Conversation Clubs

Many cities around the world have conversation clubs where people can exchange one language for another. Look in your local newspaper to find a conversation club near you. They are usually free although some may charge a small entrance fee.




Shopping

If you are living in an English-speaking country, you have a wonderful opportunity. Practise speaking to the local people such as shop assistants or taxi drivers. Even if you don't want to buy anything, you can ask questions about products that interest you in a shop. "How much does this cost?" "Can I pay by cheque?" "Which do you recommend?" Often you can start a real conversation - and it costs you nothing!





Language is all around You

Everywhere you go you find language. Shop names, street names, advertisements, notices on buses and trains... Even if you are not in an English-speaking country, there are often a lot of English words you can see when walking in the street, especially in big cities. And there are always numbers. Car numbers, telephone numbers, house numbers... How can this help you? When you walk down the street, practise reading the words and numbers that you see. Say them to yourself. It's not exactly a conversation, but it will help you to "think" in English. For example, if you walk along a line of parked cars, say the number on each car quickly as you pass it. Test yourself, to see how fast you can walk and still say each number. But don't speak too loud!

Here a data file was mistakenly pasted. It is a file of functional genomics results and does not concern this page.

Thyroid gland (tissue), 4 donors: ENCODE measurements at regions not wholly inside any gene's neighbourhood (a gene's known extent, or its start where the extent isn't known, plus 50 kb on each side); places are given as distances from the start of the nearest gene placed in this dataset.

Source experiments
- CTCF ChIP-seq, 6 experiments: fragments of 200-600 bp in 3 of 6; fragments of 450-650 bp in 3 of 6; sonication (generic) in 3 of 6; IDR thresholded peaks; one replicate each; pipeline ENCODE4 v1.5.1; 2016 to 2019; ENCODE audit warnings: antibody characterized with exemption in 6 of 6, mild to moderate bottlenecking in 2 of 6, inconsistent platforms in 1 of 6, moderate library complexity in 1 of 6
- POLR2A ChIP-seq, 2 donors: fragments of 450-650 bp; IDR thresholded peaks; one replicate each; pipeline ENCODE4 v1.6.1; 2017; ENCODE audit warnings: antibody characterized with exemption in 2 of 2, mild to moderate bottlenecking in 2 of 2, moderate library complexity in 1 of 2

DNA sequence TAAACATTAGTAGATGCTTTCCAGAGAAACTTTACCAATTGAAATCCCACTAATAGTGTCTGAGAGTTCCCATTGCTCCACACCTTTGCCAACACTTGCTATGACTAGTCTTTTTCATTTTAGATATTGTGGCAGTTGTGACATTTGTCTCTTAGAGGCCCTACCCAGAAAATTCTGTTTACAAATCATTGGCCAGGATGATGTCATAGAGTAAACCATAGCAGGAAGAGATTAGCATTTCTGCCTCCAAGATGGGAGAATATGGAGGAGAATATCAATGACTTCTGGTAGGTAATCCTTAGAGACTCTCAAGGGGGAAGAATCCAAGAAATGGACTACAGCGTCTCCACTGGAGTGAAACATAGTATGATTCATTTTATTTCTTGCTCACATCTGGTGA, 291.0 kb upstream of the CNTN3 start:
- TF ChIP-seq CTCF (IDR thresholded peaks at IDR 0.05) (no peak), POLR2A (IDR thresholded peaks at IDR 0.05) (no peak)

Songs and Video

Listen to the words of an English-language song that you like. Then repeat them to yourself and try to sing with the music. Repeat the words as many times as possible until they become automatic. Soon you'll be singing the whole song. Or listen to one of your favourite actors on video and repeat one or two sentences that you like. Do it until it becomes automatic. It's good practice for your memory and for the mouth muscles that you need for English.

Above all, don't be afraid to speak. You must try to speak, even if you make mistakes. You cannot learn without mistakes. There is a saying: "The person who never made a mistake never made anything." So think of your mistakes as something positive and useful.

Speak as much as possible! Make as many mistakes as possible! When you know that you have made a mistake, you know that you have made progress.



Telephone English

If the phone rings in English, don't be afraid to answer it! The fear of talking on the phone in a second language will disappear if you practise often. The hardest part about using the phone in a language that is not your own is the fact that you cannot see the other person's eyes, mouth and body movements (body language). Although you might not be aware of it, in face-to-face conversation you lip-read and watch for smiles, frowns and moving hands. Listening to someone on the telephone is like doing a section from a taped recording in class. The only difference is that you have to talk back!







Business Presentations & Public Speaking in English


All presentations have a common objective. People give presentations because they want to communicate in order to:
  • inform
  • train
  • persuade
  • sell